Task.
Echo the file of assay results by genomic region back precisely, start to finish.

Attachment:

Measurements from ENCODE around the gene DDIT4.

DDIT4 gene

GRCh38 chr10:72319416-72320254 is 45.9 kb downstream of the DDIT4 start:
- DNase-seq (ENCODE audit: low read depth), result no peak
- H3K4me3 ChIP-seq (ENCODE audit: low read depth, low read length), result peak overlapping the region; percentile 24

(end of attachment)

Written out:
Measurements from ENCODE around the gene DDIT4.

DDIT4 gene

GRCh38 chr10:72319416-72320254 is 45.9 kb downstream of the DDIT4 start:
- DNase-seq (ENCODE audit: low read depth), result no peak
- H3K4me3 ChIP-seq (ENCODE audit: low read depth, low read length), result peak overlapping the region; percentile 24